IDENTIFYING THE PROBLEM: In Chennai, Saad bin Jung opined the present scandal and intrigue within the BCCI "is mainly related to its prodigal child, the IPL." This tournament "was founded on more than just cricket." Conflicts of interest, multi-million dollar franchises, cheerleaders and the promise of freely available post-match "entertainment," Bollywood and cricket stars, raging TV ratings -- "the IPL fed on it all and became a raving success." Now match-fixing, betting, bookies "and the alleged involvement of players and a man related to the president himself have converted the tournament into sleaze." The "ravenous IPL continues to feed on this baseness, taking it all in, bursting at its seams." It is because IPL sleaze "has seeped so deeply into the very foundations of Indian cricket that it has become of paramount importance for the BCCI to cleanse the system from its very roots." It is time that the BCCI "severed itself from the IPL" (THE HINDU, 6/4). 

CONFLICT OF INTEREST: The AFP reported the agent of Indian cricket captain M.S. Dhoni admitted Monday "that the World Cup winner had briefly held a stake in a management company that represents several other players in the national side." Rhiti Sports says on its website that "it manages Dhoni as well as all-rounders Suresh Raina and Ravindra Jadeja," whose int'l careers depend in part on the captain who has a large influence on team selection. Rhiti said it was "greatly aggrieved at the widespread media reports regarding an alleged conflict of interest" (AFP, 6/3). The PTI reported former Indian cricketers and sports management execs feel that Dhoni "should not put himself in such a position where questions could be raised about a possible conflict of interest." Azad: "Obviously, the documents that have come out indicates that it has been a conflict of interest as far as Dhoni's involvement with Rhiti Sports is concerned." Former cricketer Chetan Chauhan said that "ethically it was not correct for Dhoni to have stakes in the company, which manages him." Chaulan: "Ethically this is not correct. It seems to be trickling down from the president. The Board officials need to take some harsh decisions and make it clear what business the players and officials can float of their own" (PTI, 6/4).

BLACK MARKET TICKETS: In Chennai, G. Viswanath wrote the Mumbai Cricket Association "has debarred senior official Ratnakar Shetty from taking part in the association's activities." Shetty "is alleged to have charged the association's office bearers of indulging in black-marketeering of tickets" for the Twenty20 int'l  between India and Pakistan (THE HINDU, 6/4). The FINANCIAL TIMES' James Crabtree wrote the scandal engulfing the IPL "took a further turn this week." N. Srinivasan "left his post grudgingly and temporarily." The decision "was an unsatisfactory fudge, however, and one typical of a cricketing establishment that shows few signs of cleaning up its sport, or the sizeable commercial operations behind it." True, Srinivasan stepped aside pending an inquiry, "but that is to be dominated by BCCI loyalists, while his interim replacement is another stalwart of the system that oversaw the current farrago." None of this "suggests a shake-up is likely." The episode also shines a light on the IPL’s management, "and one that is dispiritingly indicative of problems that plague India’s business scene more generally -- the most obvious being feeble governance." Conflicts of interest "are rife too." These two issues add up to a third: "over-centralisation of power." Just as too many Indian businesses are dominated by one powerful owner, so Srinivasan "came to hold sway at the opaque juncture of cricket's political and commercial interests" (FT, 6/4).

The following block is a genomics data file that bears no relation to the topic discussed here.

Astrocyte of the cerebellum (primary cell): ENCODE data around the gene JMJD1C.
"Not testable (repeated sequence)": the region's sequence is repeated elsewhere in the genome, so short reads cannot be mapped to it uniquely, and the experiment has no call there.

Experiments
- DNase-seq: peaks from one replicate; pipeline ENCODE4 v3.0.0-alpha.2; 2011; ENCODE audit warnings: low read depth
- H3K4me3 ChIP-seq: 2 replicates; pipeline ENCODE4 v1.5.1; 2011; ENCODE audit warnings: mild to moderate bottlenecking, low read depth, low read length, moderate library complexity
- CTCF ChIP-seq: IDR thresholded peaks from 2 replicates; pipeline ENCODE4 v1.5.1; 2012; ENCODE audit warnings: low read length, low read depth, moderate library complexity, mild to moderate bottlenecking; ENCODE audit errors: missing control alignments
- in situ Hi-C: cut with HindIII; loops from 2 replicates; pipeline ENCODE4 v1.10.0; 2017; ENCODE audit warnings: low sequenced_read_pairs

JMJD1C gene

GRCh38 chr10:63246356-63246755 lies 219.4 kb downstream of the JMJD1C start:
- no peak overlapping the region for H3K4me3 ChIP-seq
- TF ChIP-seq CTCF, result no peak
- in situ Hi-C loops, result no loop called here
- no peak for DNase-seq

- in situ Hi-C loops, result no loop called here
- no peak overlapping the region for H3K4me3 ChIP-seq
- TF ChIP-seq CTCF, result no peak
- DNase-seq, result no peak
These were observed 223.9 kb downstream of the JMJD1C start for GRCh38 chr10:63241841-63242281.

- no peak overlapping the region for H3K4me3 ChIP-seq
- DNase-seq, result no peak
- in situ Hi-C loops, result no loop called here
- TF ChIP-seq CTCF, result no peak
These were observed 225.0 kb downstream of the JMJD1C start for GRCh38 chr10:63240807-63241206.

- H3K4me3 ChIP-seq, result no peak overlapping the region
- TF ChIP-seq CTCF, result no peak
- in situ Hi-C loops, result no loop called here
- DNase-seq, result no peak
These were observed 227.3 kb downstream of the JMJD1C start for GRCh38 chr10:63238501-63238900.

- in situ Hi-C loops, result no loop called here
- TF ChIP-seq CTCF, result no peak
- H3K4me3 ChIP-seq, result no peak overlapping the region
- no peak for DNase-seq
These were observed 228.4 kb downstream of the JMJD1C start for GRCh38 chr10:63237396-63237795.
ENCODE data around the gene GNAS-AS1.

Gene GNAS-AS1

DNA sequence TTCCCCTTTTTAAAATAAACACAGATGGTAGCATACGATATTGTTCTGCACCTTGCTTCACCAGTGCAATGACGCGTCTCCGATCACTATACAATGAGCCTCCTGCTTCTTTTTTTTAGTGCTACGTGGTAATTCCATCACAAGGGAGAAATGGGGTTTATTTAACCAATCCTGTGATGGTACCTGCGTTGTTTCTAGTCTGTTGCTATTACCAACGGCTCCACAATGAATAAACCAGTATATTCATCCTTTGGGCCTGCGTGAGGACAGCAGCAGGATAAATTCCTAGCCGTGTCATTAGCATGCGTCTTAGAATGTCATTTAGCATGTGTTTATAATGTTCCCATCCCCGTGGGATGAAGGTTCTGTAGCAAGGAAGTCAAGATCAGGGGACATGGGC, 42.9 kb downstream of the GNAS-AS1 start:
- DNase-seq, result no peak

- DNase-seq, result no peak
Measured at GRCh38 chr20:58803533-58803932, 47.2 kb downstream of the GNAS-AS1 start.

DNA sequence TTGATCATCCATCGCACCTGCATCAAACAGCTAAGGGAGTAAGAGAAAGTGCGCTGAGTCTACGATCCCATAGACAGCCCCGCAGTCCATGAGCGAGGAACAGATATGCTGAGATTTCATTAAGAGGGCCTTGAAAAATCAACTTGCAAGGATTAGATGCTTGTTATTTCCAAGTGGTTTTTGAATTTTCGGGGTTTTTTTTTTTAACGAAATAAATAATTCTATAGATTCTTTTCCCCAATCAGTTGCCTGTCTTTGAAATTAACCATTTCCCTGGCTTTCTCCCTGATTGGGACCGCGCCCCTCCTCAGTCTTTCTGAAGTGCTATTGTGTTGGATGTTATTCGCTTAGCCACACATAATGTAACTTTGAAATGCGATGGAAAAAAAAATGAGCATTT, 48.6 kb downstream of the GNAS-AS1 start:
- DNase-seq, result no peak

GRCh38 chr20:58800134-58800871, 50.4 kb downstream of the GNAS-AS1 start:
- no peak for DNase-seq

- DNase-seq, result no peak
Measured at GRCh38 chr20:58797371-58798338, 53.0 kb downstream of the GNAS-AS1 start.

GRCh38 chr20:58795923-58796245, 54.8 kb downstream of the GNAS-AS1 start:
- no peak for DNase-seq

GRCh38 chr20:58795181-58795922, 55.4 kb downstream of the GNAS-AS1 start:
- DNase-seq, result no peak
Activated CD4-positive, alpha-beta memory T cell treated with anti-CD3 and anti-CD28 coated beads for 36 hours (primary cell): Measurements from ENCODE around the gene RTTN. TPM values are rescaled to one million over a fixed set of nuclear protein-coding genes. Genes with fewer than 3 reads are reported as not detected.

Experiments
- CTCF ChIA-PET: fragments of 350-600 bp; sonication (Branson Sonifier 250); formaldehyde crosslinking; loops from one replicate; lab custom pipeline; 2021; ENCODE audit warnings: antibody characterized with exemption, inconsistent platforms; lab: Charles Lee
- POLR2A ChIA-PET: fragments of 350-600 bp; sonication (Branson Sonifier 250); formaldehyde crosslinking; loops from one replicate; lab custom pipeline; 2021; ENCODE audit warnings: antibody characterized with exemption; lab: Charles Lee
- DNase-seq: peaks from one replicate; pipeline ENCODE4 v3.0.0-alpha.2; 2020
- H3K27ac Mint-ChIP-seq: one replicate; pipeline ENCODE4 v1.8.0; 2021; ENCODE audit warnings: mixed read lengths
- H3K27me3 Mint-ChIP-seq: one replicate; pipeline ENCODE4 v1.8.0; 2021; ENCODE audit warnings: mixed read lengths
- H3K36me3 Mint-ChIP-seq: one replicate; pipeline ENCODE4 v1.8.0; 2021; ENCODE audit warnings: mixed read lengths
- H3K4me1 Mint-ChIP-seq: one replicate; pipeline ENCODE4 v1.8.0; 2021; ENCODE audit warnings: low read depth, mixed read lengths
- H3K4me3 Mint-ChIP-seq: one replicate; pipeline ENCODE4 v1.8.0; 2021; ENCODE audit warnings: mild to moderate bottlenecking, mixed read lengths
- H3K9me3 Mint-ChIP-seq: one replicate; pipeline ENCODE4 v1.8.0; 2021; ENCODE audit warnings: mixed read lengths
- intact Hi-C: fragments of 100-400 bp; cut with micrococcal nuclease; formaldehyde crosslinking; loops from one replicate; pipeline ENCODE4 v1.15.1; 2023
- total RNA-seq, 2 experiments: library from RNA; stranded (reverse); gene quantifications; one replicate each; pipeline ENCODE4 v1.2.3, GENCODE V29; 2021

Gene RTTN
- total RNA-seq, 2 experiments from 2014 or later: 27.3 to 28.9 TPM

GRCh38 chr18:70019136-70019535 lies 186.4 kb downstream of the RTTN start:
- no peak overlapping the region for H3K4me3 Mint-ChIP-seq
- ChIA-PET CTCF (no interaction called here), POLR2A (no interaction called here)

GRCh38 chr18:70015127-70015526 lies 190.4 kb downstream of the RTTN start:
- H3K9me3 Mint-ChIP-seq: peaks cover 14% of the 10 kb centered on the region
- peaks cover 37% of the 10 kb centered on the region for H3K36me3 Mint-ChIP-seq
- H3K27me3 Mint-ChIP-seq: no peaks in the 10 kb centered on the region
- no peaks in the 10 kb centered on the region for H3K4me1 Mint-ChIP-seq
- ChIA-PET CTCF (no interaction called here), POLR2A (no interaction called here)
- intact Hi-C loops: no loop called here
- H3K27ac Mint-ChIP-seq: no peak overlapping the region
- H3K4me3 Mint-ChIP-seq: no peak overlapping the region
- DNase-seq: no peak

The NBA is betting billionaire Brooklyn Nets Owner Mikhail Prokhorov "can give it an advantage as the league seeks to replicate in Russia its success in China," according to Jake Rudnitsky of BLOOMBERG. NBA Int'l President Heidi Ueberroth said that the NBA hired former IMG Worldwide Exec David Watts "as London-based vice president for Russia and former Soviet states." Prokhorov said, "We would actually love to see some regular-season games played in Russia, as we have currently in London. That would be my dream." Ueberroth said, "There's enthusiasm for big global events, from the FIFA World Cup to the Sochi Olympics. Russia is a top priority market for us." CSKA Moscow VP Natalia Furaeva said that the NBA needs to start its push with a national TV contract "to increase its relevance in the Russian market," where basketball's popularity ranks behind football, ice hockey and biathlon. Furaeva: "Any cooperation is more successful when it is a two-way street. Exhibition games are definitely interesting for Russian teams and fans." Prokhorov said, "Several top members of the government who love basketball" are willing to help promote the game in Russia. Former Portland Trail Blazers President Marshall Glickman, who advises Euroleague teams including CSKA at the G2 Strategic LLC consulting group, said, "Basketball in Russia needs to develop from the grass roots because a few very wealthy people are not enough to create a market. The NBA needs a presence, to show up and play games, and to get the product in the streets and the merchandise on the shelves" (BLOOMBERG, 6/3).